(Act 20:7 ESV) On the first day of the week, when we were gathered together to break bread, Paul talked with them, intending to depart on the next day, and he prolonged his speech until midnight.
Ponder for a moment why “break bread” became an expression for the Lord’s Supper. It’s really an expression for eating a common meal.
A typical First Century Jewish meal would have a course of unleavened bread, flat bread made with flour and oil, not unlike a soft tortilla. The bread would have been baked fresh in a brick oven and brought in hot and steaming.
The host would say a blessing and then tear off piece of the bread, passing the remainder to his guests. The tearing of the bread to divide it among guests was the “breaking” of the bread.
You see, you can’t break bread alone. You can only break bread by dividing the bread among other supper guests. To break bread is to engage in table hospitality.
You can sing praises to God alone. You can pray alone. You can listen to recorded sermons alone. You can write a check to the church alone. But you can’t break bread alone.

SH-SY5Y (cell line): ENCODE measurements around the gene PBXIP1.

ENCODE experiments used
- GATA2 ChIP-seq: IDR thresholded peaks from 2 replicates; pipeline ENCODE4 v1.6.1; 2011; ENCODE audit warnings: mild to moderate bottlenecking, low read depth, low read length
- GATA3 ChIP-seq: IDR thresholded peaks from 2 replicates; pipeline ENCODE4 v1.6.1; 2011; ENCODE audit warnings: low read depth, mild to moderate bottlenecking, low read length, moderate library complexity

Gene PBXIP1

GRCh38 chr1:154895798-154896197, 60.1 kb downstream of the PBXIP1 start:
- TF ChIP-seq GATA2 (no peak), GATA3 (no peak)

One of the purposes of the communion is to remind us that we are a body. This is something we have to do together. And that’s because we are most like Jesus when we are together — because together we form the body of Christ.
(Eph 4:15-16 ESV) 15 Rather, speaking the truth in love, we are to grow up in every way into him who is the head, into Christ, 16 from whom the whole body, joined and held together by every joint with which it is equipped, when each part is working properly, makes the body grow so that it builds itself up in love.
Therefore, as we break this bread, remember that this is not just between you and God. You are, as God wishes, breaking bread with fellow believers, members of the same body, united in Christ to be built up in love.
And you can’t be united in Christ and built up in love alone.
This bread is represents the body of Christ sacrificed — because we are the body of Christ sacrificed. We are “sacrificed” because we’ve committed to the form of sacrificial love that Jesus showed us on the cross — doing for others knowing he was getting the raw end of the deal. He knew it wasn’t fair. And he loved us so much he did it anyway.